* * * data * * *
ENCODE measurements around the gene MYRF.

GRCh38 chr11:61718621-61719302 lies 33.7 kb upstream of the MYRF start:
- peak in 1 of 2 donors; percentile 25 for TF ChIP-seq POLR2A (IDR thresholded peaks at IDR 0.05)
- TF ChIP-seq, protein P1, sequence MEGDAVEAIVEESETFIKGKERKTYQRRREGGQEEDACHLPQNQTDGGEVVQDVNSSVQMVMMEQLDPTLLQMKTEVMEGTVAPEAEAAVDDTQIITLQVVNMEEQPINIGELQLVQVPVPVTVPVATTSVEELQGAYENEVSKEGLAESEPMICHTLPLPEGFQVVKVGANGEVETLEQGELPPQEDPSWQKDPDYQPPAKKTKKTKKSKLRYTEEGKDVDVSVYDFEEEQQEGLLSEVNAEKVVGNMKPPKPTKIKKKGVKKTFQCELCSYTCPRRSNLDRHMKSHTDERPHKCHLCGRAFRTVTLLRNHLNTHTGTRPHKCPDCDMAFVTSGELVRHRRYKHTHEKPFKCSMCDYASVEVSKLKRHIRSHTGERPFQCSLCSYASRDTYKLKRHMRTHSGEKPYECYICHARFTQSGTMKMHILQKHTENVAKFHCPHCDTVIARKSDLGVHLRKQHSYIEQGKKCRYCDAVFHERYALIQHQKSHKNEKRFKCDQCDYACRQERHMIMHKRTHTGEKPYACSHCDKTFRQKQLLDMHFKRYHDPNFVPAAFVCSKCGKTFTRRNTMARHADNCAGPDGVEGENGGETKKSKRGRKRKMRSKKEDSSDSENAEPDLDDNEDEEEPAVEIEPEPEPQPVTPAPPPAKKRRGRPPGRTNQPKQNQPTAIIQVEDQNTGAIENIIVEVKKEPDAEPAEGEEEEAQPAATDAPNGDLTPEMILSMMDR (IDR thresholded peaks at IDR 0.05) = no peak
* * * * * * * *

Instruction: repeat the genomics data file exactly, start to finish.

ENCODE measurements around the gene MYRF.

GRCh38 chr11:61718621-61719302 lies 33.7 kb upstream of the MYRF start:
- peak in 1 of 2 donors; percentile 25 for TF ChIP-seq POLR2A (IDR thresholded peaks at IDR 0.05)
- TF ChIP-seq, protein P1, sequence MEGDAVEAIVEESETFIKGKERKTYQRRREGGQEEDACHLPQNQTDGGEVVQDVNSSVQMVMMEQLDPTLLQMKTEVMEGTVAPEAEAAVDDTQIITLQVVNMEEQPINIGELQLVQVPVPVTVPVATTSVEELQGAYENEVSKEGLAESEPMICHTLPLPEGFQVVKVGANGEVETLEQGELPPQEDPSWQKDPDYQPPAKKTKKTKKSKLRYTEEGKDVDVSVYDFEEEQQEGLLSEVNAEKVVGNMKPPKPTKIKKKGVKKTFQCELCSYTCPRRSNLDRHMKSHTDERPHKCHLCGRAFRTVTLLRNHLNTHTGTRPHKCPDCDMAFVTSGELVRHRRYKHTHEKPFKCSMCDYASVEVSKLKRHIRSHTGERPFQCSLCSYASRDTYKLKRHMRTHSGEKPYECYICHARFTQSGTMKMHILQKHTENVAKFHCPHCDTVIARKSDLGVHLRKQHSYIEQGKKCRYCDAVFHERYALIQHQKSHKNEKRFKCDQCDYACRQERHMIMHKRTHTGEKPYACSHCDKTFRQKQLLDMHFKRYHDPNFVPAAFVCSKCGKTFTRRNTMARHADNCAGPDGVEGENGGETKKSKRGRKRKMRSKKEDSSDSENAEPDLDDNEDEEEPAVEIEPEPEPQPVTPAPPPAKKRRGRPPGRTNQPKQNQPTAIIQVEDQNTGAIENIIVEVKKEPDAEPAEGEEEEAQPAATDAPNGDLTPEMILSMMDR (IDR thresholded peaks at IDR 0.05) = no peak